Widgets Jessica Jahiel's HORSE-SENSE Newsletter Archives

home    archives    subscribe    contribute    consultations   

Horse aggressive about food

From: Jeff

I have a 10 year old Mare that I bought in September of this year, when we feed her she becomes very aggressive towards our other Mare. We feed them separately in their stalls to avoid any problems outside, but she can also become very protective of her feed even towards me if I bother her while she is eating in her stall. Yesterday I was just watching her eat and talked to her, to see if I could show her I wasn't after her food, she threw a kick in my direction and hit the water bucket destroying the bucket. I'm glad I was outside of the stall when she did this! I took her food away, few minutes later she was back to being her normal gentle self, but when I gave her back her food she pinned her ears back against her head again. This is the only time she gets this way, any other time she is a sweetheart, letting me do anything I want to do to her, but when there is food around we have to leave her alone. She is also very jealous if I pay attention towards my son's horse, she will get between me and her and throw a kick if my son's horse doesn't back off.

Any help you could offer would be greatly appreciated,


Hi Jeff! Some horses are aggressive about food because they feel that it's something they need to fight for or defend. Horses that have been brought up in large fields with good grazing and full-time access to forage are not typically as aggressive as this. I would guess that your mare has either been in situations where a previous owner put out hay in an insufficient number of piles and let the horses battle for their feed, or where grain was offered on a "come and get it now before someone else eats it" basis.

Wild horses that have spent a good deal of time in BLM pens are often aggressive about hay - something that isn't the case with wild horses on the range, or with properly-raised domestic horses! This kind of food-protection aggression is clearly a behaviour that the horses learned after being captured. The combination of overcrowding, limited space, and limited feed creates a hostile environment in which aggressive horses (or rats, or humans!) get food and timid ones don't. In such an environment, any horse can become aggressive toward other horses, and the aggression can carry over to humans later in life.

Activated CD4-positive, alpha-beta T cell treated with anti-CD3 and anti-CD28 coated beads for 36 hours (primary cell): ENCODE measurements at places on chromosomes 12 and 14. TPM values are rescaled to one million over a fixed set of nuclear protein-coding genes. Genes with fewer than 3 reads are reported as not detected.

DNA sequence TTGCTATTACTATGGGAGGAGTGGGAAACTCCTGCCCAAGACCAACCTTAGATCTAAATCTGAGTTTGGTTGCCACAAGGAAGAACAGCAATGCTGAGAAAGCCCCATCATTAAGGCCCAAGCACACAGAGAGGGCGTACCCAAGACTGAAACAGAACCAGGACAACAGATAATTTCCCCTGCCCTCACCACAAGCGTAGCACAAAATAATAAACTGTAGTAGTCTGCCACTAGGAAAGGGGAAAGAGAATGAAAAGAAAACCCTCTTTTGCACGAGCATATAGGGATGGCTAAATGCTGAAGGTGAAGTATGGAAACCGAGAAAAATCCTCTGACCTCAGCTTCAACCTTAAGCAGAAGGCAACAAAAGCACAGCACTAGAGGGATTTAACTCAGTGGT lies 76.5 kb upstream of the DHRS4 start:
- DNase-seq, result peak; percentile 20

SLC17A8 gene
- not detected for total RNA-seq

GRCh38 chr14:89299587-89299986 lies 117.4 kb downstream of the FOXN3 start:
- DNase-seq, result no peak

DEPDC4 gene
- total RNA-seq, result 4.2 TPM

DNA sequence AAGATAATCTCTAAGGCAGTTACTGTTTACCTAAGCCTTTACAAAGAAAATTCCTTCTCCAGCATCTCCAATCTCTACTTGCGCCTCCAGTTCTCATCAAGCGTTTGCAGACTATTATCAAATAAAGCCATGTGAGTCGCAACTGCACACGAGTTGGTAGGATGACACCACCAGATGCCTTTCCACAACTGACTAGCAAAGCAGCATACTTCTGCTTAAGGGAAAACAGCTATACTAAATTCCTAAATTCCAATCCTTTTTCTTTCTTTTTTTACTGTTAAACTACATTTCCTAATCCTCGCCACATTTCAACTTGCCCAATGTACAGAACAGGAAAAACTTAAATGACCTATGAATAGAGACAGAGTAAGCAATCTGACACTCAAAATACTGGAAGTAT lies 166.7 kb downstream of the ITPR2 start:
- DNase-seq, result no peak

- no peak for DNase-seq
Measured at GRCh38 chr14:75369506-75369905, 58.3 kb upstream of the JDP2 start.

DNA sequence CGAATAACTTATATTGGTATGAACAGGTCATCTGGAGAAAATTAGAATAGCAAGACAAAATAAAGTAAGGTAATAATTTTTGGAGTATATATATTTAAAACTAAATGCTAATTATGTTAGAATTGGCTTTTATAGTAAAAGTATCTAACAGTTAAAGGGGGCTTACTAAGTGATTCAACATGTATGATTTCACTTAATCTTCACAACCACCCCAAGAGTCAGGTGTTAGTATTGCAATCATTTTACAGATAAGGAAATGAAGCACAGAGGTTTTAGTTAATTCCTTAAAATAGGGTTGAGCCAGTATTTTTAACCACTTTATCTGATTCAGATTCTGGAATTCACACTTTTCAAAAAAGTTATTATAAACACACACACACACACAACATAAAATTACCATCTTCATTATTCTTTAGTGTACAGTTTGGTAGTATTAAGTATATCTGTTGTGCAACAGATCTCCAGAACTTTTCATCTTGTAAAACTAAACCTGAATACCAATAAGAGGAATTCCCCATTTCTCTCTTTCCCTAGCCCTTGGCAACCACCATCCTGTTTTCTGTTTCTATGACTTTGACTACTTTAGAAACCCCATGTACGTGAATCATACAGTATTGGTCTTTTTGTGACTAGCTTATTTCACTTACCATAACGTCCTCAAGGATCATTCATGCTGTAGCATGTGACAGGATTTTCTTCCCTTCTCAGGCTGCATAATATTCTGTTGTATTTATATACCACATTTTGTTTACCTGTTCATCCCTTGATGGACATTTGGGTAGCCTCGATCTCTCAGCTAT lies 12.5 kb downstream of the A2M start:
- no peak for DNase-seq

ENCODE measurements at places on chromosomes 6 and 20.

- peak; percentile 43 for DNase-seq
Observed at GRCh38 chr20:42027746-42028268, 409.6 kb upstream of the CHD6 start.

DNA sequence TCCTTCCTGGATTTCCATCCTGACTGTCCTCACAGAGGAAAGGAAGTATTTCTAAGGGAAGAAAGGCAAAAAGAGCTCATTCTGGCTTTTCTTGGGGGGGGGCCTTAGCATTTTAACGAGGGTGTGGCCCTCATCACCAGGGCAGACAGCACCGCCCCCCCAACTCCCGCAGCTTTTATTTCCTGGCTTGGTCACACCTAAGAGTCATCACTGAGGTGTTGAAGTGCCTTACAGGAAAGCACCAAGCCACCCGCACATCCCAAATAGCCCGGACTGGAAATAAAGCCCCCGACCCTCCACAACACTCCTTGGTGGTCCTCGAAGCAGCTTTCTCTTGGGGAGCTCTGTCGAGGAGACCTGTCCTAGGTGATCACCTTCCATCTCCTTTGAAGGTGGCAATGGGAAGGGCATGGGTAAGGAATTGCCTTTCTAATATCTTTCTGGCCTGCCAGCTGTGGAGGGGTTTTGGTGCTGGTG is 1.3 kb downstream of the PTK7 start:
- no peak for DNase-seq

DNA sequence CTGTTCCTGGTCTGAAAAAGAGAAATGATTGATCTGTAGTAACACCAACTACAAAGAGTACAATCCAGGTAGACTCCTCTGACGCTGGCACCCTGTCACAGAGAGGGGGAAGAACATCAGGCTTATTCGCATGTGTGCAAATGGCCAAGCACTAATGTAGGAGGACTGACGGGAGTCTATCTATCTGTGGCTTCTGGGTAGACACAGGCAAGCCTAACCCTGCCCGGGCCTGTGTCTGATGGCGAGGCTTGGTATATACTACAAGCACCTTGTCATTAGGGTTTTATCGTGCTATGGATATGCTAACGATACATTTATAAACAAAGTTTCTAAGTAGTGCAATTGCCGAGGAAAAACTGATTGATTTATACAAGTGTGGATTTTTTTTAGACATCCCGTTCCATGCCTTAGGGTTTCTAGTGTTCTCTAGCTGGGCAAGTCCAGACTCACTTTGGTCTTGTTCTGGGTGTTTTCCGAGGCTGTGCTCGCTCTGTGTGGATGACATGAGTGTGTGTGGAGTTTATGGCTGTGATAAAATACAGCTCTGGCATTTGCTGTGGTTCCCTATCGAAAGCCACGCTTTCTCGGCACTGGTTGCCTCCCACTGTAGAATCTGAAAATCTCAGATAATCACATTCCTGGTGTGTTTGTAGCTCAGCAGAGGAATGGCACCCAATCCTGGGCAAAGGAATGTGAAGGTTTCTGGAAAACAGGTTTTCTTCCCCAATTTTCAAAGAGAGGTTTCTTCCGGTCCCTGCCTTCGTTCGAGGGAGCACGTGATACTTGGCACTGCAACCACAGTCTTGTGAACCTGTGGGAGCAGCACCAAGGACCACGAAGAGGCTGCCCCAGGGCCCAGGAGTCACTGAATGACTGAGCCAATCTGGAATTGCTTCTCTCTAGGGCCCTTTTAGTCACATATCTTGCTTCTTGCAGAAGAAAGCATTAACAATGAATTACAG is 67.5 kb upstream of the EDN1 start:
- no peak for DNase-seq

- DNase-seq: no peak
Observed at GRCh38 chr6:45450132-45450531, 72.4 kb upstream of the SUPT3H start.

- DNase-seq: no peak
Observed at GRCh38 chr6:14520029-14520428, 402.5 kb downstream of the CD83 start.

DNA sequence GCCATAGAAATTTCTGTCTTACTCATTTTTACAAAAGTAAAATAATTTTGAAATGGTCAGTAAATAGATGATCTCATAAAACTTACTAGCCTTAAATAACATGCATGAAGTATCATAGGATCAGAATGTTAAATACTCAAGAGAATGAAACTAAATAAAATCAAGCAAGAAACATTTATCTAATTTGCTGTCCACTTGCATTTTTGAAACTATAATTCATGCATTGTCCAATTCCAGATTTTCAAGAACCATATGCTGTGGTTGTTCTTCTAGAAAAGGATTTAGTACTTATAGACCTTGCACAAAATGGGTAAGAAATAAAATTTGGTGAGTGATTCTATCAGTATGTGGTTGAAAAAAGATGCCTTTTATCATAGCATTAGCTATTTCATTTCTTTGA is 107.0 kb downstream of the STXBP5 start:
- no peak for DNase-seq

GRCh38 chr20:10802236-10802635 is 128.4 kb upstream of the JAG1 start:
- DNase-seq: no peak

YOU know that you have no intention of stealing your mare's food, and that you wouldn't want to eat it anyway. SHE doesn't know that, and she only perceives that there is another being hanging out in the vicinity of HER DINNER, and that the other being must therefore be a threat, because if it didn't want her food, it wouldn't be hanging around. I know it seems very odd to have a horse put its ears back and attempt to bite or kick you to "defend" its dinner, when you've just GIVEN it the food... but that's precisely what happens in these cases. The food, to your horse, is HER FOOD, not something that you have kindly given her.

Taking her food away and giving it back is not useful - that's called "teasing". She cannot possibly understand that you object to her attitude about her food, she will just perceive you to be, at best, playing a cruel game with her, or, at worst, trying to get her dinner - and that's more or less where you came in, right?

It's not going to help to try to remind your mare that you are the "alpha horse" in this herd, because food-related aggression has nothing to do with herd hierarchy, and everything to do with simple survival instinct.